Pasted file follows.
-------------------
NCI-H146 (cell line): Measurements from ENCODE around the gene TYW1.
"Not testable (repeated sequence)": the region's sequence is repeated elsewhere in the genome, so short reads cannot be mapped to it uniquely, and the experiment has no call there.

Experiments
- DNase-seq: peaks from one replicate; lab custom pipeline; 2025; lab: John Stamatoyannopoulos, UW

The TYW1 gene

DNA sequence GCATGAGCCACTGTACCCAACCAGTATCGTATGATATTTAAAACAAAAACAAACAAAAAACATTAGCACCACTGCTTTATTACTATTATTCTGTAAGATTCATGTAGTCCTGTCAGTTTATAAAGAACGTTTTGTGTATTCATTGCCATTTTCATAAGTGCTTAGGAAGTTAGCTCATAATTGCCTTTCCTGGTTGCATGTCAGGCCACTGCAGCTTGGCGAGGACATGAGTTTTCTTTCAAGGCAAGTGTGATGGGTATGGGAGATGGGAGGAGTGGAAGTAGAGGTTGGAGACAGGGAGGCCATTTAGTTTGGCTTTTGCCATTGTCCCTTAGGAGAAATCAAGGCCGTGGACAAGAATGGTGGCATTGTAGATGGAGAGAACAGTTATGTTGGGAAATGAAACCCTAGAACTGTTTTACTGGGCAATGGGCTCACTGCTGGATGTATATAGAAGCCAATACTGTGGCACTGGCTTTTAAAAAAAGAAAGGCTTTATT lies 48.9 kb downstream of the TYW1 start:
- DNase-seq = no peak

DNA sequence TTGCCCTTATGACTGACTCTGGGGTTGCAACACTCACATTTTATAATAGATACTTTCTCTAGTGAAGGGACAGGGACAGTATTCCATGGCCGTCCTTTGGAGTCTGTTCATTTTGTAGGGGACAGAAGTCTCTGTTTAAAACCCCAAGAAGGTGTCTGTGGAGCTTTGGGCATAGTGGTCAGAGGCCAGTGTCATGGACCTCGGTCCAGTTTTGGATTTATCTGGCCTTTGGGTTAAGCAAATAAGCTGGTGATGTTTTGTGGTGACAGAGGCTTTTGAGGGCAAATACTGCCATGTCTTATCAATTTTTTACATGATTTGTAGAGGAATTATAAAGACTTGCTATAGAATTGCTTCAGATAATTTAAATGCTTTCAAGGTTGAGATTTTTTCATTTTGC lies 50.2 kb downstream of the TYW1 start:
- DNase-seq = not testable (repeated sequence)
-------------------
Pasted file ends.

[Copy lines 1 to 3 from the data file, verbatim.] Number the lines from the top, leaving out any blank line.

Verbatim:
NCI-H146 (cell line): Measurements from ENCODE around the gene TYW1.
"Not testable (repeated sequence)": the region's sequence is repeated elsewhere in the genome, so short reads cannot be mapped to it uniquely, and the experiment has no call there.

Experiments